Steering a Car Tutorial
On your driving test, when steering a car, the examiner will expect you to:
- Hold the steering wheel at either the ten-to-two or quarter-to-three position.
- Steer smoothly and at the correct time.
- Avoid crossing your hands over one another when turning.
- Avoid letting the wheel spin back through your hands when straightening up.
- Avoid weaving in and out between parked cars.
- Obey lane markings.
You should keep both hands on the steering wheel all the time the car is moving unless operating another hand control or giving a signal. You should never take both hands off the wheel whilst the vehicle is moving.
To steer a straight course, look well ahead - you will always tend to go where you are looking. You must be able to operate the main controls without looking at them, and away from the road. Looking down to locate any such controls will result in the vehicle wandering from side to side.
Pull Push Steering
To turn the car you should use the 'push-pull' method. This means feeding the steering wheel through your hands so that one hand is always gripping the wheel. For example, to turn right, pull the steering wheel downwards with your right hand and at the same time slide your left hand down the rim so that both hands end up at the same height on the wheel. Then change the grip to your left hand and push the wheel further round, at the same time allowing your right hand to slide up the rim of the wheel. You may need to repeat these steps according to the angle through which the front wheels need to turn.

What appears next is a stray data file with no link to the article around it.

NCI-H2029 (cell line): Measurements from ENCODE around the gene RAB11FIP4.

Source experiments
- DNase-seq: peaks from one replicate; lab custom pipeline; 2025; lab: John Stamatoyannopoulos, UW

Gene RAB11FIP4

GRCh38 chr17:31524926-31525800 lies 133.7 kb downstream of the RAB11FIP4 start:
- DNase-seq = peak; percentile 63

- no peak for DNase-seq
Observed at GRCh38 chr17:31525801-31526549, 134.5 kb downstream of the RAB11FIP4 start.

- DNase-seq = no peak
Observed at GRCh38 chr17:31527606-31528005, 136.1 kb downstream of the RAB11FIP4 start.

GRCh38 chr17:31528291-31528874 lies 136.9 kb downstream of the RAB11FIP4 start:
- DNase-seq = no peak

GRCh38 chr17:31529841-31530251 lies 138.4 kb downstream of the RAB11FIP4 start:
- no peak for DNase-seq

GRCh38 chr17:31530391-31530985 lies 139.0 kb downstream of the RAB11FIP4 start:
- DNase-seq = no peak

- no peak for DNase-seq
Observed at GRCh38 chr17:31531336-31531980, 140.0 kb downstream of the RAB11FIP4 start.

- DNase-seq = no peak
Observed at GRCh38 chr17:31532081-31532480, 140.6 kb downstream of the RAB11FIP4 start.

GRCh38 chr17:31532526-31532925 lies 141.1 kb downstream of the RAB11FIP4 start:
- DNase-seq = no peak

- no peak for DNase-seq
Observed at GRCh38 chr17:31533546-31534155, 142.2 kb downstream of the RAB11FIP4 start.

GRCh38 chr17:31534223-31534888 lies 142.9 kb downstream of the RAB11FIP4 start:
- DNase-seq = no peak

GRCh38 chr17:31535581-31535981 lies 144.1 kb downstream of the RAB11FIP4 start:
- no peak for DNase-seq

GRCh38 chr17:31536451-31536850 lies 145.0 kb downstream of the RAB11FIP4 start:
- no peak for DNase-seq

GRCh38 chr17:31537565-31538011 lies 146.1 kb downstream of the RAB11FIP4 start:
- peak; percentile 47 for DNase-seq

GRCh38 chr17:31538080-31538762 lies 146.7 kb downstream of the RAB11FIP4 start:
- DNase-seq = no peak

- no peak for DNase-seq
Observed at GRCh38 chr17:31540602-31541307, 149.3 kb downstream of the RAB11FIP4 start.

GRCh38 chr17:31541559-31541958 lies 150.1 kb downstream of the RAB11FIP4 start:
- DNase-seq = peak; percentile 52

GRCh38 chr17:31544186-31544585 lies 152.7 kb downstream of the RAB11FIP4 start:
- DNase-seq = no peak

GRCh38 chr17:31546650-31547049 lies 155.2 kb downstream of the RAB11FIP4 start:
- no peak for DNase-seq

Turning the steering wheel when the car isn't moving is called dry steering. This is something you should try and avoid as it puts undue strain on the steering mechanism and causes premature wear to the front tyres. If carrying out a low speed manoeuvre, such as turning in the road, you should get the car moving before you start to steer.
When you turn the steering wheel as far as it will go it is at full lock. This is the maximum angle the front wheels will reach. On full lock the car's turning circle is at it's smallest.
When removing a hand from the steering wheel to operate other controls such as the radio, always make sure you are steering straight ahead, as steering around a bend with only one hand on the steering wheel makes it much more difficult to accurately steer the car.
Power-Assisted Steering (PAS)
Nearly all cars have PAS fitted as standard. It makes steering a car a lot easier as less physical effort is needed to turn the steering wheel. It is especially useful when manoeuvring a car at low speeds, so is a great help when parking in tight spaces etc.
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